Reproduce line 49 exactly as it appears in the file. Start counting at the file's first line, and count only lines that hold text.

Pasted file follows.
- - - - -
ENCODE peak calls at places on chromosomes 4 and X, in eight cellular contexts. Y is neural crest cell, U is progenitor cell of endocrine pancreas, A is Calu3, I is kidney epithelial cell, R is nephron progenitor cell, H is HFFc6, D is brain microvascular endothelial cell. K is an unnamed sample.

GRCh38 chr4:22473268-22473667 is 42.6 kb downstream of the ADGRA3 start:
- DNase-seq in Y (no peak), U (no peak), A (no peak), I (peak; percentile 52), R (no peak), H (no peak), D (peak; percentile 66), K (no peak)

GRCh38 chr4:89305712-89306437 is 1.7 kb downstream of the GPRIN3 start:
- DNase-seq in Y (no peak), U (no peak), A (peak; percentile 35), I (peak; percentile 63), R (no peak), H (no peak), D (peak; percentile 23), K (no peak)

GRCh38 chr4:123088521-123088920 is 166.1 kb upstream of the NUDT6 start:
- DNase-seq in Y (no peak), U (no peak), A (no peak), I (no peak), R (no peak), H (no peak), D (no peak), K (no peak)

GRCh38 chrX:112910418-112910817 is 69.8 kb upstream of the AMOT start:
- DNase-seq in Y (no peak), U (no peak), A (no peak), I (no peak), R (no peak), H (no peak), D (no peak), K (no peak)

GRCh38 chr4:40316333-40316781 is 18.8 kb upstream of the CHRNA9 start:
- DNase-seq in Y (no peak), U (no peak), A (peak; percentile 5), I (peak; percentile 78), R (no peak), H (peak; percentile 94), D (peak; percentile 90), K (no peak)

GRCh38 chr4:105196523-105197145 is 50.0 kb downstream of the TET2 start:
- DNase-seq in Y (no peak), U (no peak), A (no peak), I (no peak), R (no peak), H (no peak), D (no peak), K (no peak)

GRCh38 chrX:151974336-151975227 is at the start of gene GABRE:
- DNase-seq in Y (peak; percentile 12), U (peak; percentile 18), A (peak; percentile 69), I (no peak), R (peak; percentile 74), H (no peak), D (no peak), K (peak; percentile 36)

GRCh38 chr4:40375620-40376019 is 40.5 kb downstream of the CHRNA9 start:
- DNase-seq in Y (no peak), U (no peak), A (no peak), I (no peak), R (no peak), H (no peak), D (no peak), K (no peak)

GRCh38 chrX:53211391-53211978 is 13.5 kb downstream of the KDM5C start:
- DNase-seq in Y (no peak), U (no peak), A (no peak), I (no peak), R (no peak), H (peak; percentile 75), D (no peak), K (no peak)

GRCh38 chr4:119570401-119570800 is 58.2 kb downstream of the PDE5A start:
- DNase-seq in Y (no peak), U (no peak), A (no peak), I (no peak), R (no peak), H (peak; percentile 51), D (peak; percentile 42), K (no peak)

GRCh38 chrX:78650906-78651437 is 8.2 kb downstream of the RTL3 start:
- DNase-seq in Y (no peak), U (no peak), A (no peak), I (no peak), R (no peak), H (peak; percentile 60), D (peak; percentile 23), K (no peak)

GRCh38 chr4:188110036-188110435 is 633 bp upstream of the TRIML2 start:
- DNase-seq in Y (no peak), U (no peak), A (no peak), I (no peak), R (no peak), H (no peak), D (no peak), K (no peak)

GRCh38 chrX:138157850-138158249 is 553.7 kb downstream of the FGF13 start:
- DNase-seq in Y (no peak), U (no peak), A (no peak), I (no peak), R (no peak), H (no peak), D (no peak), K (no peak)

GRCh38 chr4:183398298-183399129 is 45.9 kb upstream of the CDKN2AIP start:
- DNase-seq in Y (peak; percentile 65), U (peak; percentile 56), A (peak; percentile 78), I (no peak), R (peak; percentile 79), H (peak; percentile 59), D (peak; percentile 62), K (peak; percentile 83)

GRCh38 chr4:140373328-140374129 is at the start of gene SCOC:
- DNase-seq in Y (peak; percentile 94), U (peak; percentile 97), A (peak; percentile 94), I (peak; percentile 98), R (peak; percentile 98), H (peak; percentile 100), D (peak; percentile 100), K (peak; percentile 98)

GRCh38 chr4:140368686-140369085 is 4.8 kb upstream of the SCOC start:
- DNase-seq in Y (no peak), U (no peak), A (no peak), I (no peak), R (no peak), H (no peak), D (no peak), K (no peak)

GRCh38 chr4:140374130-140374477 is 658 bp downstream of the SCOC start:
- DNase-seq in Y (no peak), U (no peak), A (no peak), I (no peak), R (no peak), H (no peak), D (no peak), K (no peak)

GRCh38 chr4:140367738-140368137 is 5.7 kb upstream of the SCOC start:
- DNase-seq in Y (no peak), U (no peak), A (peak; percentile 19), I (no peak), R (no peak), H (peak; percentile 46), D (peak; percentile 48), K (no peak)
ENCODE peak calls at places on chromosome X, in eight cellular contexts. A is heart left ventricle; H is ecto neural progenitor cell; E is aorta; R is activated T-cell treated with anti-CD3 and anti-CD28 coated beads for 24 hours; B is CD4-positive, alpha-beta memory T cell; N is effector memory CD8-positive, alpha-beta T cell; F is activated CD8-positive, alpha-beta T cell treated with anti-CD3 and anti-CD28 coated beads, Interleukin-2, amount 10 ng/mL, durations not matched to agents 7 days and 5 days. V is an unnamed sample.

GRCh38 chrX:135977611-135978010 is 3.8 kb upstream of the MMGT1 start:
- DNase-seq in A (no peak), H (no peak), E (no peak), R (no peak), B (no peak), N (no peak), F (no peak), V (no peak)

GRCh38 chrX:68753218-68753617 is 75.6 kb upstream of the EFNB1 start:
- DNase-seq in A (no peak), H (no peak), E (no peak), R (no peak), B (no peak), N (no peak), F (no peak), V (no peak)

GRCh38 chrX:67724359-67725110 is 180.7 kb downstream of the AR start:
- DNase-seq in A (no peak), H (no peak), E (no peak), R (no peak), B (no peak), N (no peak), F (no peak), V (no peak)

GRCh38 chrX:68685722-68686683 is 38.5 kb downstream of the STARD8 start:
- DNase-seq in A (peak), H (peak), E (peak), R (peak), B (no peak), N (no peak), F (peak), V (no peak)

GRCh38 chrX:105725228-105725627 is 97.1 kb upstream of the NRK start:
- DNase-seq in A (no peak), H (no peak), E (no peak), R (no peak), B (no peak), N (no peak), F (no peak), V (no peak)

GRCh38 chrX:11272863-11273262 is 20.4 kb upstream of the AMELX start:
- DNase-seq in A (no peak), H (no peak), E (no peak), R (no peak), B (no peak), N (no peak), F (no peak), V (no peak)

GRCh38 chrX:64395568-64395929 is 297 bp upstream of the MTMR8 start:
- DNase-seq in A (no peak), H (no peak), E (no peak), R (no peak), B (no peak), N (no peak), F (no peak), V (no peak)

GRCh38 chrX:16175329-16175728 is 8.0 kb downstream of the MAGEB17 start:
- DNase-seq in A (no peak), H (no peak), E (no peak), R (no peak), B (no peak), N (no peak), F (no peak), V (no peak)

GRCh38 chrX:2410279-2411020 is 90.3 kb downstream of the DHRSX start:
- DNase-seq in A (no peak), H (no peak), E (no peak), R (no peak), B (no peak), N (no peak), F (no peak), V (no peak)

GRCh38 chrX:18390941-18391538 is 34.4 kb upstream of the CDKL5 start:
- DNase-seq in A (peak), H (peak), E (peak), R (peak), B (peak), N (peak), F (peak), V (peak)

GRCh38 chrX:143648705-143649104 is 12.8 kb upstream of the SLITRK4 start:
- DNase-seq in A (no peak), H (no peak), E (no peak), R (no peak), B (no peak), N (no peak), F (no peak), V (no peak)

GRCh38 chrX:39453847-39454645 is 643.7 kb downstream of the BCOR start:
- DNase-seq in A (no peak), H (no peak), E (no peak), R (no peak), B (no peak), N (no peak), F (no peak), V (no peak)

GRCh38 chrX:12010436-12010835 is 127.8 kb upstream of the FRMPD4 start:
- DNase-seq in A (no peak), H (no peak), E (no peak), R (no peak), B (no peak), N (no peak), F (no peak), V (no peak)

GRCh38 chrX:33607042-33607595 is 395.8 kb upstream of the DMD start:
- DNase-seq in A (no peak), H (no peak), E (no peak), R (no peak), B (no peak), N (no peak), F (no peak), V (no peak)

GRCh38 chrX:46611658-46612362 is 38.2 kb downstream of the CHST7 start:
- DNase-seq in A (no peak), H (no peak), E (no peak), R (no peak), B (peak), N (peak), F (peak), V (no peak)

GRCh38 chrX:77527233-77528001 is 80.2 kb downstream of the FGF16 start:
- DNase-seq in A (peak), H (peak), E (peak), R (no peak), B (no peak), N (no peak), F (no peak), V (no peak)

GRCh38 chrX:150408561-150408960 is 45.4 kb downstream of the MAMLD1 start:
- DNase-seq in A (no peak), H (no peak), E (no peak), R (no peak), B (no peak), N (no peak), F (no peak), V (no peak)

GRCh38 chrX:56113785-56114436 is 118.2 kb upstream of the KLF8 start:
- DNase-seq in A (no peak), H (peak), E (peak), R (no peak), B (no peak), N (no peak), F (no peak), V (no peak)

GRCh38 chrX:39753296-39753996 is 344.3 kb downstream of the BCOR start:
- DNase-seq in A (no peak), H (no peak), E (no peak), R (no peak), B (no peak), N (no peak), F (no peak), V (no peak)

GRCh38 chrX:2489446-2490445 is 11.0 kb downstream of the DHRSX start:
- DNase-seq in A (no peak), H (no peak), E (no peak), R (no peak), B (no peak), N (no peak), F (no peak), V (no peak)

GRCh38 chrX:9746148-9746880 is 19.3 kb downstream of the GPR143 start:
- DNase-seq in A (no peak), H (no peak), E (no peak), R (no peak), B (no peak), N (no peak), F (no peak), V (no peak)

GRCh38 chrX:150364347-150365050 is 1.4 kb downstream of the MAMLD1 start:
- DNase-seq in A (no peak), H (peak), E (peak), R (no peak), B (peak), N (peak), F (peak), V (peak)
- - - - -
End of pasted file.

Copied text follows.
GRCh38 chrX:11272863-11273262 is 20.4 kb upstream of the AMELX start: